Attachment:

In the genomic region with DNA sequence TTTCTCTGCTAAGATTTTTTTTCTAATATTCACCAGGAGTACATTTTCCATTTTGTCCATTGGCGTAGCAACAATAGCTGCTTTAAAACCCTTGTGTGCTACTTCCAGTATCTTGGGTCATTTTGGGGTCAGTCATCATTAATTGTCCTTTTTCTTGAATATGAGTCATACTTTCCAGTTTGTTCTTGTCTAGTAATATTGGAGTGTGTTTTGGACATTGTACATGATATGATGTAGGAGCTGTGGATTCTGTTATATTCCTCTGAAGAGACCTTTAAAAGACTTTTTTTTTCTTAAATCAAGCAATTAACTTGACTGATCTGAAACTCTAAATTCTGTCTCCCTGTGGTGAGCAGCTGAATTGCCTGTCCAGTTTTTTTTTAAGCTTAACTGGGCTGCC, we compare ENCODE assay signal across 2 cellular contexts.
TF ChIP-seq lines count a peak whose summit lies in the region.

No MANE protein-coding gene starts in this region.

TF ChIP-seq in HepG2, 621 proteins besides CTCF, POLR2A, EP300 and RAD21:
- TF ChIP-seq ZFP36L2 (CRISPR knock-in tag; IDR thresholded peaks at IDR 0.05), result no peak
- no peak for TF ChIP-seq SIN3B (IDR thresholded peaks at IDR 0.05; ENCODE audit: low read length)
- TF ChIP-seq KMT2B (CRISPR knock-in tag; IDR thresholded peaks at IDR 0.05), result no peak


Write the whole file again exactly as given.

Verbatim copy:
In the genomic region with DNA sequence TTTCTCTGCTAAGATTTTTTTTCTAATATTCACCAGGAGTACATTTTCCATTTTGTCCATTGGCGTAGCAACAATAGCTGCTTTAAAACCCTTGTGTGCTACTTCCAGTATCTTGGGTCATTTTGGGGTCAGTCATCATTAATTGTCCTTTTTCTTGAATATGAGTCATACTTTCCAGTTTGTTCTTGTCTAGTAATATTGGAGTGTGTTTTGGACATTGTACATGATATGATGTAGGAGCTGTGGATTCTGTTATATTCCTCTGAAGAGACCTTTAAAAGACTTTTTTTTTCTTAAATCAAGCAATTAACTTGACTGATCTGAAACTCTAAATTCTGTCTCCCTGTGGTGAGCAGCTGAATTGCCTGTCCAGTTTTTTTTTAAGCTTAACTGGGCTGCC, we compare ENCODE assay signal across 2 cellular contexts.
TF ChIP-seq lines count a peak whose summit lies in the region.

No MANE protein-coding gene starts in this region.

TF ChIP-seq in HepG2, 621 proteins besides CTCF, POLR2A, EP300 and RAD21:
- TF ChIP-seq ZFP36L2 (CRISPR knock-in tag; IDR thresholded peaks at IDR 0.05), result no peak
- no peak for TF ChIP-seq SIN3B (IDR thresholded peaks at IDR 0.05; ENCODE audit: low read length)
- TF ChIP-seq KMT2B (CRISPR knock-in tag; IDR thresholded peaks at IDR 0.05), result no peak